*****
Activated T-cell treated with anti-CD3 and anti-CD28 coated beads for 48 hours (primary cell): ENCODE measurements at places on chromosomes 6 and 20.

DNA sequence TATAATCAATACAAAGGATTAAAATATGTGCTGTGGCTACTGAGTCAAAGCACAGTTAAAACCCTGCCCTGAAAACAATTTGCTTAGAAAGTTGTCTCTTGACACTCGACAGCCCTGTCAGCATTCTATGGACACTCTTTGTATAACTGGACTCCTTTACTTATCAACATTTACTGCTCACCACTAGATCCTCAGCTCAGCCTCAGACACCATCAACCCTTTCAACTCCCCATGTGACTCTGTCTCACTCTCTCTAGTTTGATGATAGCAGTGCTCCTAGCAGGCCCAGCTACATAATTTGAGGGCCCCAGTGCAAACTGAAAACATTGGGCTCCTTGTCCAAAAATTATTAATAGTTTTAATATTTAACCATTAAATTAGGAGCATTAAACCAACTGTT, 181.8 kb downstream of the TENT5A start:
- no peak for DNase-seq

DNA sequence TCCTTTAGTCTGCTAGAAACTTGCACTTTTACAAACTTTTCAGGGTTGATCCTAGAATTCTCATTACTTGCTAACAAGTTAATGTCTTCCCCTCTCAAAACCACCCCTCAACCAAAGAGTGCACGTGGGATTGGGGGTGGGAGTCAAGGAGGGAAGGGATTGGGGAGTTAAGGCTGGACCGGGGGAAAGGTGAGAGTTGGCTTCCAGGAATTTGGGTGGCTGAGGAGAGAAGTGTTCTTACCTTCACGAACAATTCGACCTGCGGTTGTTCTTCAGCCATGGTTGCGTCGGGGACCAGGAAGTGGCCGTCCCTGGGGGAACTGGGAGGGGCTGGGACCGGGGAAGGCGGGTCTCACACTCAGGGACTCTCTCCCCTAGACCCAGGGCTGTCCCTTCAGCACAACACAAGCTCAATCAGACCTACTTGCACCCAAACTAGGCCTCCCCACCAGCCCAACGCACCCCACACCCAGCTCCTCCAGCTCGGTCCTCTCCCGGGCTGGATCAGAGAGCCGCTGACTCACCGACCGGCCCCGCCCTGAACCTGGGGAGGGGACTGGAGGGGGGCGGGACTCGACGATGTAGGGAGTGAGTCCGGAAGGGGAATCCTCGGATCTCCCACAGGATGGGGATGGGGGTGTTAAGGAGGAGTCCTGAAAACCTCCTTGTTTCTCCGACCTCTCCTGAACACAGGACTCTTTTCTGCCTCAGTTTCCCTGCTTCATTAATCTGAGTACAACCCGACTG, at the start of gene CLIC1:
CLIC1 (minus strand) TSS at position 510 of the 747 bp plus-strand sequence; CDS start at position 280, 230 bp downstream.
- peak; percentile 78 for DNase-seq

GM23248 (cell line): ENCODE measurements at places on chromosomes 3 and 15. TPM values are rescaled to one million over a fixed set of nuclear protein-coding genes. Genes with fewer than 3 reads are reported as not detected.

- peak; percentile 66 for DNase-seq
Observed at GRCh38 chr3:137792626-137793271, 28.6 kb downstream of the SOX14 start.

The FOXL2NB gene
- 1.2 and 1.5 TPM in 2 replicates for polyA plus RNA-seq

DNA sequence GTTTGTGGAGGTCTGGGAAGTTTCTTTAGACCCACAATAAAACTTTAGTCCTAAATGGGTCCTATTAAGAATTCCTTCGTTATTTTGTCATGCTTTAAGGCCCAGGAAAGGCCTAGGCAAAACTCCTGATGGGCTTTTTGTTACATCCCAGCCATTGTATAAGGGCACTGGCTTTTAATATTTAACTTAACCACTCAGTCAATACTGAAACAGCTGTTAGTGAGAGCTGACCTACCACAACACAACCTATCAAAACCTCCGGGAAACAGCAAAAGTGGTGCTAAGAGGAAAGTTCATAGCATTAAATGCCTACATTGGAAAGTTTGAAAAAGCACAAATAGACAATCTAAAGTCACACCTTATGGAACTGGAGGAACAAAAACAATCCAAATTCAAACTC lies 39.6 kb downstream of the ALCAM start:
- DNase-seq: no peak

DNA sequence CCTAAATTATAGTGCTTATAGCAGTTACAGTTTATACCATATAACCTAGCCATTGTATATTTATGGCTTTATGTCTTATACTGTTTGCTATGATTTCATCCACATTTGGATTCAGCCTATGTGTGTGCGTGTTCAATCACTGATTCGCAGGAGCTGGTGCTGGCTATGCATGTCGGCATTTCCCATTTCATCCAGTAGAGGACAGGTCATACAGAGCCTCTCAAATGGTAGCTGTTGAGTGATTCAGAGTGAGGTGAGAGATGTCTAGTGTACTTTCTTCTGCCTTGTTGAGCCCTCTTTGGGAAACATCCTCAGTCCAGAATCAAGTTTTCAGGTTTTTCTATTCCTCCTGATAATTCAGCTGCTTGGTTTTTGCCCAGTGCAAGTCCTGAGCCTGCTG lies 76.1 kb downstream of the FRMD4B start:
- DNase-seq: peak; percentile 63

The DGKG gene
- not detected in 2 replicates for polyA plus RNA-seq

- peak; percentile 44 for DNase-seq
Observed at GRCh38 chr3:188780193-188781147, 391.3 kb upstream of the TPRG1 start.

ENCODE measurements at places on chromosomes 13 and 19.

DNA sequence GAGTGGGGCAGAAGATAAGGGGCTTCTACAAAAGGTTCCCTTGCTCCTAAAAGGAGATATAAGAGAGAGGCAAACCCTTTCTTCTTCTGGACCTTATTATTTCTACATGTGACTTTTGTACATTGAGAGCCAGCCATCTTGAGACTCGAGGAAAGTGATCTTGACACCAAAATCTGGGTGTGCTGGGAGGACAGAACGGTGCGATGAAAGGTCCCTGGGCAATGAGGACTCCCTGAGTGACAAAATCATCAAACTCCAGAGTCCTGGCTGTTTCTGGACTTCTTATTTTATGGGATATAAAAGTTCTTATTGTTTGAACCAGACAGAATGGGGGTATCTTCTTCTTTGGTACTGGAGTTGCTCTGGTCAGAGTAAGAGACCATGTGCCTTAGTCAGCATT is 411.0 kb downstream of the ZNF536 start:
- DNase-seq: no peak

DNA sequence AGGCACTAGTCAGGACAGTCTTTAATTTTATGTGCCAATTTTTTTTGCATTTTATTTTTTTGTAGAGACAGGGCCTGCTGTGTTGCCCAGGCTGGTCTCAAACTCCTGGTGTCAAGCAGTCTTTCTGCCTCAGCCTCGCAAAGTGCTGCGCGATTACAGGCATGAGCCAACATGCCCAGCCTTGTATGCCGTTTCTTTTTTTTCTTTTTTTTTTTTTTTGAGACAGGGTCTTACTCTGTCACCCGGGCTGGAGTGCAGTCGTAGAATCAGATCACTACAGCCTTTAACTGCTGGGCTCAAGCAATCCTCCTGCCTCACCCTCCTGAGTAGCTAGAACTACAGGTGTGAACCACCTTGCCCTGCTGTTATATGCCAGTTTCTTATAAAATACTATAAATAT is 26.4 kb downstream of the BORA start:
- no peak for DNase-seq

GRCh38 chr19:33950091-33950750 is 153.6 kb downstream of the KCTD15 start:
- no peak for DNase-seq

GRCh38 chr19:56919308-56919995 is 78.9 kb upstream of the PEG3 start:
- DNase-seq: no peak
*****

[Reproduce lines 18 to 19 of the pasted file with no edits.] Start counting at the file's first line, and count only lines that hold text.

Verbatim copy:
- peak; percentile 44 for DNase-seq
Observed at GRCh38 chr3:188780193-188781147, 391.3 kb upstream of the TPRG1 start.